The article below was written by John Lee titled “Don’t make these rookie mistakes when renting on Airbnb.com” where he accounts issues and tips for Airbnb hosts. Some of these include thorough communication with guests before check-in, a back-up host for when hosts out of town, cleaning for back-to-back guests, and being strategic with your pricing. The Airenvy concierge service takes care of communication with guests, meeting and greeting guests, cleaning and a pricing algorithm to maximize your revenue while minimizing the work you must put in.
“Many with spare space mull the idea of joining Airbnb (airbnb.com) to make some easy extra cash. But while changing the sheets in your kids’ old room seems like a license to print money, it’s important to do some homework on what’s expected before opening your door to strangers.
“I offer attraction brochures and sit down with my guests to familiarize them with the area,” says Vancouverite Marc Smith, who rents out the second ensuite room in his well-located Yaletown condo. Guests have full use of his kitchen and laundry facilities and he says he’s been booked solid all summer. Being personable is a vital trait of hosting success, he believes.
“Quick and thorough communication with guests before they arrive is important. Also, be well versed in the attractions they might want to see outside of the well-known hot spots. And be friendly – put yourself in their shoes and ask yourself what would you want in a host?”
Meeting your guests is important, but it’s not always practical, so Smith has a “back-up host” available for when he’s out-of-town. Overall, he says Airbnb has been a hugely positive experience. “It’s been a great way to cover household expenses and meet some cool people from around the world.”
Money, of course, is the main motivator for most hosts. Tara Hunt listed her downtown Montreal loft apartment for six months to help with cash flow when launching a start-up business.
“My boyfriend suggested renting out my place and staying with him and it was soon booked solid. It eventually led to me moving in with him full-time and not renewing the lease on my apartment.”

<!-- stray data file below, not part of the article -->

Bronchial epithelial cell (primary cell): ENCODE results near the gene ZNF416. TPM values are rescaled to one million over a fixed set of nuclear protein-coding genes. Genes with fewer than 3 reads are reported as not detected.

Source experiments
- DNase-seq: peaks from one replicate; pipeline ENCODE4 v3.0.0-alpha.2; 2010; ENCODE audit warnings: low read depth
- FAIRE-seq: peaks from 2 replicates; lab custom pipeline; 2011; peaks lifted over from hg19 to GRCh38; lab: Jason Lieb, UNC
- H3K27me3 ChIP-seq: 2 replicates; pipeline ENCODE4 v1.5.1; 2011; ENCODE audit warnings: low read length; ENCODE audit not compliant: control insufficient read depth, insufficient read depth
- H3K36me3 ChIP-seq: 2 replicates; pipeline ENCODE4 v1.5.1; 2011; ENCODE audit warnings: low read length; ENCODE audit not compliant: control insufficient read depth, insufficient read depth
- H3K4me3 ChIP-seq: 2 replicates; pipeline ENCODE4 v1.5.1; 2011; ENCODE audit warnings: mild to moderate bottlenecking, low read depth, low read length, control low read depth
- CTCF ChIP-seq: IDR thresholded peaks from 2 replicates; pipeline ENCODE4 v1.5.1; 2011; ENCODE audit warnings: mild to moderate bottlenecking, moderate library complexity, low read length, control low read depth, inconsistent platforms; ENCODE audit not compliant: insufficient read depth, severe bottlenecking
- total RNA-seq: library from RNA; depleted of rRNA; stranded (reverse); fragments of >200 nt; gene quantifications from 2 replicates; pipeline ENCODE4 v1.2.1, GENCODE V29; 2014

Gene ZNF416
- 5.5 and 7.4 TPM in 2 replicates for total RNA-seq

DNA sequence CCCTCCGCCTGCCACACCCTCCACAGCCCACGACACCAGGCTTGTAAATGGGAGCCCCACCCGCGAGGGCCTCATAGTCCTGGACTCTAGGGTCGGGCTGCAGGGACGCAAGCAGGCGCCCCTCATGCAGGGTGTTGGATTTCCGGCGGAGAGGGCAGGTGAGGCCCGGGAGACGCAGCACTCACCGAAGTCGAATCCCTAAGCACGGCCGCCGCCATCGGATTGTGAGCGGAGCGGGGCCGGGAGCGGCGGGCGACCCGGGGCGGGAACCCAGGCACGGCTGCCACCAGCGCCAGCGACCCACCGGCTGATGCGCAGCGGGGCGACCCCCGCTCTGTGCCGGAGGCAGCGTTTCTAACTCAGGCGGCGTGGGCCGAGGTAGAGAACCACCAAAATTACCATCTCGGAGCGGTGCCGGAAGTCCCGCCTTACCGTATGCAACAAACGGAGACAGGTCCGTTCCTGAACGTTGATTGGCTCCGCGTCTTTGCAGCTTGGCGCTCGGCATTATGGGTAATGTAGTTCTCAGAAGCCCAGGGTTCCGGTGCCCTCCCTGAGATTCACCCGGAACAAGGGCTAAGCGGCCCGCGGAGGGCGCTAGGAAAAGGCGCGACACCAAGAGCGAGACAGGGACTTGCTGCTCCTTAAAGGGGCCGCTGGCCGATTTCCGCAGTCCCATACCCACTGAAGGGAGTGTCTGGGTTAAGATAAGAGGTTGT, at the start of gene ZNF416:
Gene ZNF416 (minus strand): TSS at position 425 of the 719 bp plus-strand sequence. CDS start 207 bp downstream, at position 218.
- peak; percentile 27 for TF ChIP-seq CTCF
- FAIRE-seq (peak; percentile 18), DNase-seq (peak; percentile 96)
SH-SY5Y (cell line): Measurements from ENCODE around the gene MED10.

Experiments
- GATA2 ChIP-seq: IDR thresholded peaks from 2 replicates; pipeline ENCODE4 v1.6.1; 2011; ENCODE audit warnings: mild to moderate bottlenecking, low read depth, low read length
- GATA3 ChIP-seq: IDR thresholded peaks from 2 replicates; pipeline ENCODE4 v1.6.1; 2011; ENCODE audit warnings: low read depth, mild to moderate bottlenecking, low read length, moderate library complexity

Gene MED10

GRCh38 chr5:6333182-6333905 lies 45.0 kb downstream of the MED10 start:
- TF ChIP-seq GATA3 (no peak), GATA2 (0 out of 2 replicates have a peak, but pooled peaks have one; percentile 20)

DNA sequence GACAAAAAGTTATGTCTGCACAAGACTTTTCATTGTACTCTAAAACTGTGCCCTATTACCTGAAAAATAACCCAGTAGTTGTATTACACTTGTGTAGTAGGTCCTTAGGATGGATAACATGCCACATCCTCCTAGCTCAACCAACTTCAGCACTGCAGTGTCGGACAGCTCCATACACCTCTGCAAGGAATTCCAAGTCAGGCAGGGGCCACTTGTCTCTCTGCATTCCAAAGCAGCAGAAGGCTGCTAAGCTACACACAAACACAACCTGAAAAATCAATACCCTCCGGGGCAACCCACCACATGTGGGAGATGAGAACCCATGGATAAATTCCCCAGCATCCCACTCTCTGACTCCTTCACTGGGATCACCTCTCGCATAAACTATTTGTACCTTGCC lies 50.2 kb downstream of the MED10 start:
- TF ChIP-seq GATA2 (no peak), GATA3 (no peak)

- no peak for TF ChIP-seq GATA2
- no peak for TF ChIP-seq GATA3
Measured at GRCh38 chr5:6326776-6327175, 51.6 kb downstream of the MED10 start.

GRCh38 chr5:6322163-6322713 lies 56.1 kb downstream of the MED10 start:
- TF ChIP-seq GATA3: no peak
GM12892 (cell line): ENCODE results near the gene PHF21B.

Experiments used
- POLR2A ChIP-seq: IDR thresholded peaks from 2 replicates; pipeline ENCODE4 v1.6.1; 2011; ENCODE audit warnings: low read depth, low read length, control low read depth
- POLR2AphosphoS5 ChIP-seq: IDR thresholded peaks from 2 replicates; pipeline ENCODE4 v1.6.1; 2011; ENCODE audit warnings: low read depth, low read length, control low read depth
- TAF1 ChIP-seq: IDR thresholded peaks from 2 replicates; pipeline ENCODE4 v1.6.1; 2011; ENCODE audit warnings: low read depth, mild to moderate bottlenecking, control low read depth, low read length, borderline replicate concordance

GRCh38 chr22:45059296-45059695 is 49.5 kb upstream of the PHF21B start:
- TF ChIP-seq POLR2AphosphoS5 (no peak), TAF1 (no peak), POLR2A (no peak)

While she misses the cash, she doesn’t miss the time commitment of handling the five new guests who typically arrived every week. Plane delays, early morning arrivals and the occasional scramble to prepare her place in double-quick time were challenges, she recalls. “That’s why I liked those who stayed an entire week. If I did it again, I would hire a cleaning service and charge a cleaning fee for short stays.”
Most of Hunt’s guests were quiet, conscientious and friendly, she says, and some even left thank-you gifts. “I loved Airbnb guests and only had one troublesome person. She left early, then wrote a scathing review saying ‘American standards of cleanliness are obviously higher than Canadian standards.’ She thought my apartment was unclean, but all my other reviews raved about how clean it was!”
It’s a reminder that hosting is a serious undertaking, according to Vancouver-based Lili Carvalho, an Airbnb host since 2010. After welcoming more than 300 guests – and receiving many glowing reviews – she has plenty of tips for newbies, starting with crafting a great listing with good photos.
“Try to anticipate guests’ questions and answer them in your listing – nearby transit and attractions should be included in your description,” she says, adding that preparing your accommodation also takes serious thought. “Remove clutter and personal objects – guests don’t want to see your clothes hanging in the closet.”
When you’re starting out, she adds, be strategic with your pricing. “Start at a lower rate than you actually hope to charge. This way, you’ll quickly attract guests who will write your first reviews. From there, you can readjust the price.”
But never forget that hosting is also a two-way street. “Always check the profiles, reviews and verifications [of potential guests] and ask anything you want to know before accepting requests. Good guests will offer information and communicate in a polite and friendly way. If you don’t feel comfortable, go ahead and say no. It’s your property, after all.””